Multiple restaurants forced to close their doors during the coronavirus public health lockdowns, even while paying government fees to maintain their operating permits without generating revenue, are suing Riverside County and the state.
The Old Spaghetti Factory of Rancho Mirage, the Old Spaghetti Factory of Riverside and other establishments included in the class action argue that the county Department of Environmental Health and the California Department of Alcoholic Beverage Control should have suspended or refunded fee collections while the lockdowns were underway.
Restaurants can now provide both indoor and outdoor dining, with health safeguards and capacity limitations, under the orange tier of the governor’s “Blueprint for a Safer Economy” framework.
The civil action points to the economic harm wrought by former county Public Health Officer Cameron Kaiser’s orders barring public gatherings in March 2020, and following that, Gov. Gavin Newsom’s string of executive orders mandating that eateries — deemed “non-essential” — remain closed.
Some restaurants never recovered financially and are now permanently out of business, according to the suit.
“We view this as significant government overreach,” plaintiffs’ attorney Brian Kabateck said. “The defendants collected fees at a time during the pandemic when officials were ordering the business to shut down, or drastically limit operations.”
Kabateck characterized the county and state charges imposed on restaurants as “offensive” because they were demanding “fees for licenses and permits that these businesses couldn’t use.”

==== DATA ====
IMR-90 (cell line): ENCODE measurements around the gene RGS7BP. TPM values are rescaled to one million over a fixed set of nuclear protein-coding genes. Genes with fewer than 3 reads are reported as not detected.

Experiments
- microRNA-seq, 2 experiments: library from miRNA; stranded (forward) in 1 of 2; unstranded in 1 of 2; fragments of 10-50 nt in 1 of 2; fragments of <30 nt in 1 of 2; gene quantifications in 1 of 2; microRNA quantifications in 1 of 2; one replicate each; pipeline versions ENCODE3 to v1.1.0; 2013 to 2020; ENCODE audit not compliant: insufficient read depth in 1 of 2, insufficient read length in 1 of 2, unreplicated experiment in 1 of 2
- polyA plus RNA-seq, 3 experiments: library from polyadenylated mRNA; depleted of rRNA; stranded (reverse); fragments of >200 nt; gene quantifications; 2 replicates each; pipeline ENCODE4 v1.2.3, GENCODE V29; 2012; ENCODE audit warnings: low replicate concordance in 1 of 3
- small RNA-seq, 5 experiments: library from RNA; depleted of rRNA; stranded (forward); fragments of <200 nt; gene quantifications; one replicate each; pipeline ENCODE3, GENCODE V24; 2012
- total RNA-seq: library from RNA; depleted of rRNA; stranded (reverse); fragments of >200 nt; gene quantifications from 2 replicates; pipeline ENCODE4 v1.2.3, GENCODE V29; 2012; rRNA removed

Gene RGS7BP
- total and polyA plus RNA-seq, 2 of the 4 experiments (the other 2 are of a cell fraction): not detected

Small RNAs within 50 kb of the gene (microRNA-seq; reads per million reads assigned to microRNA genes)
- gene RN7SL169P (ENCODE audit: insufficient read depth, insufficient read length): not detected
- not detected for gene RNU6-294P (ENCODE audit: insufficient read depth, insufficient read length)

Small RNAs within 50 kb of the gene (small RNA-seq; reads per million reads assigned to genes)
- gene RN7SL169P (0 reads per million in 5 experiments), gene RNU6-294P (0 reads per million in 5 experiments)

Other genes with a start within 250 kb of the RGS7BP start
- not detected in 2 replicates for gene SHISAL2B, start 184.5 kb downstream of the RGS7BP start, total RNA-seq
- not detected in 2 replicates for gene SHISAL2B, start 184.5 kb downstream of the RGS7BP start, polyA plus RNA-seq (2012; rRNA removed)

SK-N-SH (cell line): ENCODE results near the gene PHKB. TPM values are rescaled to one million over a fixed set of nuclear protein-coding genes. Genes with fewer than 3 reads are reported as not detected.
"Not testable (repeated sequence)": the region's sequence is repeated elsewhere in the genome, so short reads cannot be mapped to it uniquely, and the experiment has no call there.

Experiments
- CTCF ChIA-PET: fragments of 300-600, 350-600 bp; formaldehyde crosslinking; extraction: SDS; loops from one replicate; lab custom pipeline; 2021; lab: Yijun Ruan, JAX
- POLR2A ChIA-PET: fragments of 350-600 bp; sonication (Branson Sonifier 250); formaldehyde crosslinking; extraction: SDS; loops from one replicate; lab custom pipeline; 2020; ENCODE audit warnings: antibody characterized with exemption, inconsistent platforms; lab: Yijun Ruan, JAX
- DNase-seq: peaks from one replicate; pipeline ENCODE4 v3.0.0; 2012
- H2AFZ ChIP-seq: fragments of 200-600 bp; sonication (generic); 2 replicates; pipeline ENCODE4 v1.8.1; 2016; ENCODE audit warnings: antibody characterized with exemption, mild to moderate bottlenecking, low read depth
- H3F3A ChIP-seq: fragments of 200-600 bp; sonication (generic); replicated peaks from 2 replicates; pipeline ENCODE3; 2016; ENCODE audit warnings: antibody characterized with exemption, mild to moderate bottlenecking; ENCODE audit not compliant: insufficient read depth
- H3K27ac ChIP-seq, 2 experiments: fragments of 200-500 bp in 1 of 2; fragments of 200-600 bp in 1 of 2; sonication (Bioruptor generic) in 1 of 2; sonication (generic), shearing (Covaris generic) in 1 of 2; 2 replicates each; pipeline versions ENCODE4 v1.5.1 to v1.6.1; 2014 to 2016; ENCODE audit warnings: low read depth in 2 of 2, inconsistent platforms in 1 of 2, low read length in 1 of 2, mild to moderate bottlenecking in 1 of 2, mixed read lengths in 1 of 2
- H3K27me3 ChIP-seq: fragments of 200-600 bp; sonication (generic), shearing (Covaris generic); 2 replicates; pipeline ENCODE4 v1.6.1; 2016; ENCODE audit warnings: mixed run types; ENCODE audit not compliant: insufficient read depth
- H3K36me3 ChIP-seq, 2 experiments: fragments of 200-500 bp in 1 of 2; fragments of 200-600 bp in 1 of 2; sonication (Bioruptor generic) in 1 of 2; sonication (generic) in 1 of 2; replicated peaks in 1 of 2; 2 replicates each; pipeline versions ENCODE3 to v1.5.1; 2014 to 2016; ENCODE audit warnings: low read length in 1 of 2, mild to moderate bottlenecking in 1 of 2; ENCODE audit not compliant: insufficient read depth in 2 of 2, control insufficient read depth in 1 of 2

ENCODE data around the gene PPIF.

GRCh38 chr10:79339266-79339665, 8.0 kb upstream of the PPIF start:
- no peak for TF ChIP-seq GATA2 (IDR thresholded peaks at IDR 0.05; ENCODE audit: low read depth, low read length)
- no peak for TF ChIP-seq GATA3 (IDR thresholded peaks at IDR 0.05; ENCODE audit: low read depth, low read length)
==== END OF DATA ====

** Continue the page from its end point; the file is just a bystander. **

The county Executive Office didn’t immediately respond to a request for comment, nor did representatives from the Department of Alcoholic Beverage Control.
Along with Riverside County and the state, the suit also targets health regulators in Contra Costa, Monterey, Placer, Santa Clara and Sonoma counties.
Similar class actions were filed at the end of last year in Los Angeles, Orange, Sacramento, San Diego and San Francisco counties.
There are close to 60,000 restaurants statewide, employing nearly 1.5 million people, according to the California Restaurant Association.
“For more than a year, restaurants have modified business operations, reduced hours, and temporarily or permanently closed down,” association CEO Jot Condie said. “Still, restaurateurs are expected to pay burdensome state and local fees as if they were not forced to shut down or eliminate in- person dining.
“This (legal) action delivers a clear message about the willingness of restaurants to go the distance to recover fees,” he said. “We expect thousands of restaurants will be willing to join the class action in their respective counties with the aim of total reimbursement for the fees and taxes that were inappropriately levied.”
The National Restaurant Association reported that, as of last fall, three million restaurant workers had been displaced, and the industry was staring at revenue losses totaling $250 billion.
Even with limited reopenings in the last several months, the suit notes that almost “70% of California’s restaurant owners are at risk of being evicted … as the bills pile up, including fees, taxes and other charges levied by the same government entities restricting restaurants’ ability to fully operate.”
The plaintiffs acknowledge that health protocols and safeguards were necessary when COVID-19 reached the U.S., but state and local governments ought to be willing to “return the fees, taxes and charges” that should never have been collected in the first place.